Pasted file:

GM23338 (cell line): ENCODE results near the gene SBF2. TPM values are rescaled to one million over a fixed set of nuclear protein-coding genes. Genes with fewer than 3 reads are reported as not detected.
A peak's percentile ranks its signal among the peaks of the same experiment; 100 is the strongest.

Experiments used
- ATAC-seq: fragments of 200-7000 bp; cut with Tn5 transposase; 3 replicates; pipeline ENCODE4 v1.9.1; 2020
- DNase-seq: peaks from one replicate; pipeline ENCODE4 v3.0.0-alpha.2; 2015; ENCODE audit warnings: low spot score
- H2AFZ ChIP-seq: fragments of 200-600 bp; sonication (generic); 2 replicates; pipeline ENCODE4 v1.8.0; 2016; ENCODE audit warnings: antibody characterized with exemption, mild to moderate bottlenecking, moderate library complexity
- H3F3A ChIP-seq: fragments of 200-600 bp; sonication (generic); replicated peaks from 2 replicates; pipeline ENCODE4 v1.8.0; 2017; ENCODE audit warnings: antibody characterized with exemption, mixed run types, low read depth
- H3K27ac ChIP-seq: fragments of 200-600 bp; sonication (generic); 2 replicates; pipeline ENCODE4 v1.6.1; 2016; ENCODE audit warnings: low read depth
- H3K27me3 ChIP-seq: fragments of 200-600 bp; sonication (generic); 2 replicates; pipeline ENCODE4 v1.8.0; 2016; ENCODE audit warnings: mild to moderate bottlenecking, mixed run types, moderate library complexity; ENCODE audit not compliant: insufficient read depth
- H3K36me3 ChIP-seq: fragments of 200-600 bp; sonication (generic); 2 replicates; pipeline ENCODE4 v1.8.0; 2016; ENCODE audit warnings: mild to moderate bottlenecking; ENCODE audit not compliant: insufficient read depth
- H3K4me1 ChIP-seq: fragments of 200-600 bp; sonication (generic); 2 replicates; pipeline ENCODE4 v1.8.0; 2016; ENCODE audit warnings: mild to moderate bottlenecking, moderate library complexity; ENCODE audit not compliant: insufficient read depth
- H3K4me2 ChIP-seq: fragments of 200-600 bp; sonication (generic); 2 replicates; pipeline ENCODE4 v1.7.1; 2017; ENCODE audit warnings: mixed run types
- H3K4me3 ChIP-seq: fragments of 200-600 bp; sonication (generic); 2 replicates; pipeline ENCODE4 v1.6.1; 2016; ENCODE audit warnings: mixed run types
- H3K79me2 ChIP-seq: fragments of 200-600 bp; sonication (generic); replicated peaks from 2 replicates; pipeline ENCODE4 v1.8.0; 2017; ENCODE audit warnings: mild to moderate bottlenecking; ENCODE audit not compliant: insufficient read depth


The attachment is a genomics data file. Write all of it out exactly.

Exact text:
GM23338 (cell line): ENCODE results near the gene SBF2. TPM values are rescaled to one million over a fixed set of nuclear protein-coding genes. Genes with fewer than 3 reads are reported as not detected.
A peak's percentile ranks its signal among the peaks of the same experiment; 100 is the strongest.

Experiments used
- ATAC-seq: fragments of 200-7000 bp; cut with Tn5 transposase; 3 replicates; pipeline ENCODE4 v1.9.1; 2020
- DNase-seq: peaks from one replicate; pipeline ENCODE4 v3.0.0-alpha.2; 2015; ENCODE audit warnings: low spot score
- H2AFZ ChIP-seq: fragments of 200-600 bp; sonication (generic); 2 replicates; pipeline ENCODE4 v1.8.0; 2016; ENCODE audit warnings: antibody characterized with exemption, mild to moderate bottlenecking, moderate library complexity
- H3F3A ChIP-seq: fragments of 200-600 bp; sonication (generic); replicated peaks from 2 replicates; pipeline ENCODE4 v1.8.0; 2017; ENCODE audit warnings: antibody characterized with exemption, mixed run types, low read depth
- H3K27ac ChIP-seq: fragments of 200-600 bp; sonication (generic); 2 replicates; pipeline ENCODE4 v1.6.1; 2016; ENCODE audit warnings: low read depth
- H3K27me3 ChIP-seq: fragments of 200-600 bp; sonication (generic); 2 replicates; pipeline ENCODE4 v1.8.0; 2016; ENCODE audit warnings: mild to moderate bottlenecking, mixed run types, moderate library complexity; ENCODE audit not compliant: insufficient read depth
- H3K36me3 ChIP-seq: fragments of 200-600 bp; sonication (generic); 2 replicates; pipeline ENCODE4 v1.8.0; 2016; ENCODE audit warnings: mild to moderate bottlenecking; ENCODE audit not compliant: insufficient read depth
- H3K4me1 ChIP-seq: fragments of 200-600 bp; sonication (generic); 2 replicates; pipeline ENCODE4 v1.8.0; 2016; ENCODE audit warnings: mild to moderate bottlenecking, moderate library complexity; ENCODE audit not compliant: insufficient read depth
- H3K4me2 ChIP-seq: fragments of 200-600 bp; sonication (generic); 2 replicates; pipeline ENCODE4 v1.7.1; 2017; ENCODE audit warnings: mixed run types
- H3K4me3 ChIP-seq: fragments of 200-600 bp; sonication (generic); 2 replicates; pipeline ENCODE4 v1.6.1; 2016; ENCODE audit warnings: mixed run types
- H3K79me2 ChIP-seq: fragments of 200-600 bp; sonication (generic); replicated peaks from 2 replicates; pipeline ENCODE4 v1.8.0; 2017; ENCODE audit warnings: mild to moderate bottlenecking; ENCODE audit not compliant: insufficient read depth